Caught in the labyrinth of anyonymity
|Debutante Payal Mohanka’s “In The Shadows – Unknown Craftsmen of Bengal” is an eye-opener on our unsung craftspersons. RANA SIDDIQU|
Before his death last year, wigmaker Kazim Malik, 85 then, proudly remembered his tiny contribution to the national cause. He made a ‘sadhu wig’ for Subash Chandra Bose to help him escape British eyes in his village of Baniban Jadgishpur, 40 kms from Kolkata. His village is India’s biggest wig making source.
They make them for Kolkata’s theatre and film industry too. You name the style, from Tagore to APJ Abdul Kalam to the trendy red, green and golden wigs, Jagdishpur’s wigmakers would craft it within three days.
Meanwhile at Chandranagor, the unknown Shridhar Das changed the definition of illumination with his small lights 50 years ago.
Today, this town has the largest number of light makers. They have to their credit a contribution at the Mayor’s Thames Festival in London held in 2003.
Or take the polo ball makers from Deulpur. They have barely seen any polo match though they are the only polo ball makers in India.
In SERVICE Payal Mohanka (left) and a wig being woven at Baniban Jadgishpur village of West Bengal.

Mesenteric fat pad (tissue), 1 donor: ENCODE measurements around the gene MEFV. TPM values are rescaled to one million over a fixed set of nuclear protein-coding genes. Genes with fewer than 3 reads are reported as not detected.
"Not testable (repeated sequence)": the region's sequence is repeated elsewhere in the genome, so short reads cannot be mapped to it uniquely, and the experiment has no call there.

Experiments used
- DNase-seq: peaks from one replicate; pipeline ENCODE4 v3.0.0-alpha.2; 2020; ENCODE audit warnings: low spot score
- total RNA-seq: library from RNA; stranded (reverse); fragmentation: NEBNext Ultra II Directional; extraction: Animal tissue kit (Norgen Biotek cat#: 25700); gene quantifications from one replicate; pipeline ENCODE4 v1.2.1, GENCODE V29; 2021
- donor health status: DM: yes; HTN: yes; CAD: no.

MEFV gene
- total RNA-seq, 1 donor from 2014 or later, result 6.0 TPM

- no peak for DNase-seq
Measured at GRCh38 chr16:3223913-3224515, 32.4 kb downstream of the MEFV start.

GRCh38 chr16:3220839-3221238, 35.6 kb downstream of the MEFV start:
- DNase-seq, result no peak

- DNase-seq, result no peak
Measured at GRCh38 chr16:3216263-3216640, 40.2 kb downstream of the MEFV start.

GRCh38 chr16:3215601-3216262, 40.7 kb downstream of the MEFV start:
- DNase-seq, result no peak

If in 1938, they exported 30,000 polo balls, today, 200 families that make these balls (from bamboo mixed with wood shavings and wax) are at the mercy of those who run polo clubs.
These and other such nuggets of information about the unsung craftspersons living in the labyrinth of rural Bengal abound in the recently-released “In the Shadows – Unknown Craftsmen of Bengal”. In the colourful book, replete with pictures of the wigmakers, light makers, polo ball makers, boat makers, the shuttlecock makers and the denim cloth makers, several startling facts are woven into its narrative.
The Niyogi Books publication penned by Payal Mohanka, a former journalist and a documentary filmmaker, not only contains information about the skill, how they make these articles but also the ground realities. For instance, “The makers of denim trousers need a water purification plant to make their products chemical free. The local administration is threatening to close down their units due to chemical pollution without realising how much it contributes to the economy,” says Mohanka.
But then, all is not that bad. After Union Finance Minister P. Chidambaram released her book at New Delhi recently, he gave her some good news. “He told me that this book would be used as a research material for small-scale industries studies by the Government of India. Also, Johar Sarkar, who looks after the small scale industries in the GOI, has assured me of helping these craftspersons through its Cluster Development Funds ,” relates Mohanka, adding, “there is no greater joy than serving those who are keeping our cultural heritage alive.”
Not that getting this extremely useful book published was easy for 47-year-old Mohanka. “I was turned off by as many as eight big publishers on two grounds, one, they asked me, ‘why Kolkata only’, and two, they said, the book wouldn’t be commercially viable!” recounts the debut author. This recipient of the Press Fellowship to Wolfson College, Cambridge, has to her credit “Mother Teresa, from Saint to Sainthood”, a documentary which was screened at the Nehru Centre. She calls this book “an extension” of a documentary on these craftsmen she had made for the BBC some time ago.